CONCHOID OF A CIRCLE

 From the Greek Kogkhoeidês: similar to a shell.

 For a circle with centre O and radius b = ka, the pole of the conchoid being A(a, 0) and the modulus c = la: Cartesian parametrization: . Cartesian equation (corresponding to the reunion of the two curves for l and –l): . Sextic. Polar equation in the frame centred on A: .

 The conchoids of circles can be seen as the trajectories of the points on a connecting rod (D) constrained to slide through a fixed point (the pole, here A) and one of the points of which describes a circles (C) (here with centre O and radius b).

When the pole is on the circle, we get the limaçons of Pascal.

 Animated drawing in the case where the pole is outside the circle (k < 1); as it can be noticed, certain portions are almost linear, which is used in practice : it's the Hoecken's linkage  (see also Watt's curve). Animated drawing in the case where the pole is inside the circle (k > 1).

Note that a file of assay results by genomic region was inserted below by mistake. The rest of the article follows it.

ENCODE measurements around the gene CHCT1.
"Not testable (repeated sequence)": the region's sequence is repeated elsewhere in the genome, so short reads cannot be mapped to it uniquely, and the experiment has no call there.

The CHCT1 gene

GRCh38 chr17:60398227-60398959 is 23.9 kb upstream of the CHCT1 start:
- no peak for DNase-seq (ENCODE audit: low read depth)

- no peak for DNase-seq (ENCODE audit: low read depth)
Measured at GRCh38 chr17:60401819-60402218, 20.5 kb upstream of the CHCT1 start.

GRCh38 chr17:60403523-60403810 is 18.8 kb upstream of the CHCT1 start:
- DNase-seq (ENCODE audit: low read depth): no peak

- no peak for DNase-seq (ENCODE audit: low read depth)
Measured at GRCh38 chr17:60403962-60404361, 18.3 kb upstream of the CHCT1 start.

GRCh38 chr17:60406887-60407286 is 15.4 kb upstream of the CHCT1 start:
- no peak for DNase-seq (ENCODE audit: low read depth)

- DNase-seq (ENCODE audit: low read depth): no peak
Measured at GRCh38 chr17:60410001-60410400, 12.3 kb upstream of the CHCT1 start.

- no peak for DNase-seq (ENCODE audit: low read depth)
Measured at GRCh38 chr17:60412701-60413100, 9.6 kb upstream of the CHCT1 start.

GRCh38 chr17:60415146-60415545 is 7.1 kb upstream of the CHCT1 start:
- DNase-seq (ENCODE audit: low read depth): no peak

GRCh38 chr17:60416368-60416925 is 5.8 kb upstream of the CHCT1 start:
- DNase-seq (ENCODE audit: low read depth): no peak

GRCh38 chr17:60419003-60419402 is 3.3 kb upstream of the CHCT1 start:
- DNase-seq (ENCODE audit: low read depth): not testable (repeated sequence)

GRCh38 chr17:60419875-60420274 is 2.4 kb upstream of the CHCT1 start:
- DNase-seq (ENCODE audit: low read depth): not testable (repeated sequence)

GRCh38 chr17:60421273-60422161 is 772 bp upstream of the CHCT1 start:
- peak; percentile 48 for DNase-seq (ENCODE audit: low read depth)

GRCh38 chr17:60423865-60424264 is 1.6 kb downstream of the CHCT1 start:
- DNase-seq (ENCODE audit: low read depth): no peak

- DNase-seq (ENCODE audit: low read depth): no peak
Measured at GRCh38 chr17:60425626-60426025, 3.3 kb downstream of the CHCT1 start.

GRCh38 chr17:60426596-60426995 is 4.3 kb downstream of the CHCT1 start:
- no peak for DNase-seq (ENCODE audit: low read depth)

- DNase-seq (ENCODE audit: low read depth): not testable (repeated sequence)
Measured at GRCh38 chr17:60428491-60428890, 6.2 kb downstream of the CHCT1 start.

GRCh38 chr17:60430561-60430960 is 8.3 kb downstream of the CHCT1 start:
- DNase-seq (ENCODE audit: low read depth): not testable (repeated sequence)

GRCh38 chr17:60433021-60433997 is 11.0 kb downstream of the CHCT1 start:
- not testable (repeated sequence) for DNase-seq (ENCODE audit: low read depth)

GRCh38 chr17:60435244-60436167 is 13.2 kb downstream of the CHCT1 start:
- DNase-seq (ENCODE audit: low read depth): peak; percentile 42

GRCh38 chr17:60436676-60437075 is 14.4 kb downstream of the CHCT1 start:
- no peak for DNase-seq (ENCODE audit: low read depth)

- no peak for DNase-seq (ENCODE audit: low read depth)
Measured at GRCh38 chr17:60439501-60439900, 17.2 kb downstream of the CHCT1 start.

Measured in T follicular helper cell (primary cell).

One can also take an interest, more generally, to the movement of a plane over a fixed plane called circular conchoidal motion (studied more precisely here), the moving plane being the one linked to the line (), while  describes the circle (C) (and  is fixed in the moving plane): indeed, thee conchoids of a circle are the roulettes of this movement, for tracing points located on the line (D). The base (in mauve opposite) of this movement is the curve with polar equation  which is none other than Jerabek's curve and the rolling curve (in turquoise) is the curve with Cartesian parametrization: , studied on this page.

 Circle conchoid conchoids come in a variety of shapes, including this cute heart. If the starting circle has radius a, the first bar has length 2a, the second bar has length 4a, the first pole is on the circle, and the second pole at a distance 2a from the first. Heart discovered by Keishiro Ueki.

© Robert FERRÉOL  2023